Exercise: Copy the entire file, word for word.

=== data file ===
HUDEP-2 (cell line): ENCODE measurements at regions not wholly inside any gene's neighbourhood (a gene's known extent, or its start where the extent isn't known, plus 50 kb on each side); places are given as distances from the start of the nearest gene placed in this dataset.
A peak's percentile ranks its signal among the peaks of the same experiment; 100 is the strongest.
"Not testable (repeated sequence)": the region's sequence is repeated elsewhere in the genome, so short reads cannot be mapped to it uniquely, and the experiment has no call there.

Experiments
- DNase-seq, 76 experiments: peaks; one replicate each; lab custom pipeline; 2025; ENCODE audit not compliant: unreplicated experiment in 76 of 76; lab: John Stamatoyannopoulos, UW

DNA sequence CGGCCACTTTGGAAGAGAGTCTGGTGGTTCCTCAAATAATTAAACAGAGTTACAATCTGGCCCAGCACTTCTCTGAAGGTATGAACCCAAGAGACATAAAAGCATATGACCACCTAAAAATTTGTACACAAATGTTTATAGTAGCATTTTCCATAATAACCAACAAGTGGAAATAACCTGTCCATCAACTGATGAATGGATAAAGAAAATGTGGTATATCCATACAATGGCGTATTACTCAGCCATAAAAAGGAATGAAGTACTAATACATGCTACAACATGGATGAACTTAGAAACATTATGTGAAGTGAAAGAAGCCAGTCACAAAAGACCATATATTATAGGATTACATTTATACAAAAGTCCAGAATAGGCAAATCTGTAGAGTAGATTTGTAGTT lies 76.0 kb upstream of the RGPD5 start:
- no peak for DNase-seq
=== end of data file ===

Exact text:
HUDEP-2 (cell line): ENCODE measurements at regions not wholly inside any gene's neighbourhood (a gene's known extent, or its start where the extent isn't known, plus 50 kb on each side); places are given as distances from the start of the nearest gene placed in this dataset.
A peak's percentile ranks its signal among the peaks of the same experiment; 100 is the strongest.
"Not testable (repeated sequence)": the region's sequence is repeated elsewhere in the genome, so short reads cannot be mapped to it uniquely, and the experiment has no call there.

Experiments
- DNase-seq, 76 experiments: peaks; one replicate each; lab custom pipeline; 2025; ENCODE audit not compliant: unreplicated experiment in 76 of 76; lab: John Stamatoyannopoulos, UW

DNA sequence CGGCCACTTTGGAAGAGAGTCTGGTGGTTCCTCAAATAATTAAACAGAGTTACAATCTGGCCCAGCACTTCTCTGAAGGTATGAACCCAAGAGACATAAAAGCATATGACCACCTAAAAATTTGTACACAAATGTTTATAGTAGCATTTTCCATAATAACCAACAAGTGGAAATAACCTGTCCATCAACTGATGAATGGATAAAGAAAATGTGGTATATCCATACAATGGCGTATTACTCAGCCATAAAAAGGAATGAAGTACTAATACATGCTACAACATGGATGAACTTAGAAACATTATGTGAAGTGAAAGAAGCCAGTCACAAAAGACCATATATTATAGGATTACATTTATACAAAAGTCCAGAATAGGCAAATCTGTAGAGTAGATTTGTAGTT lies 76.0 kb upstream of the RGPD5 start:
- no peak for DNase-seq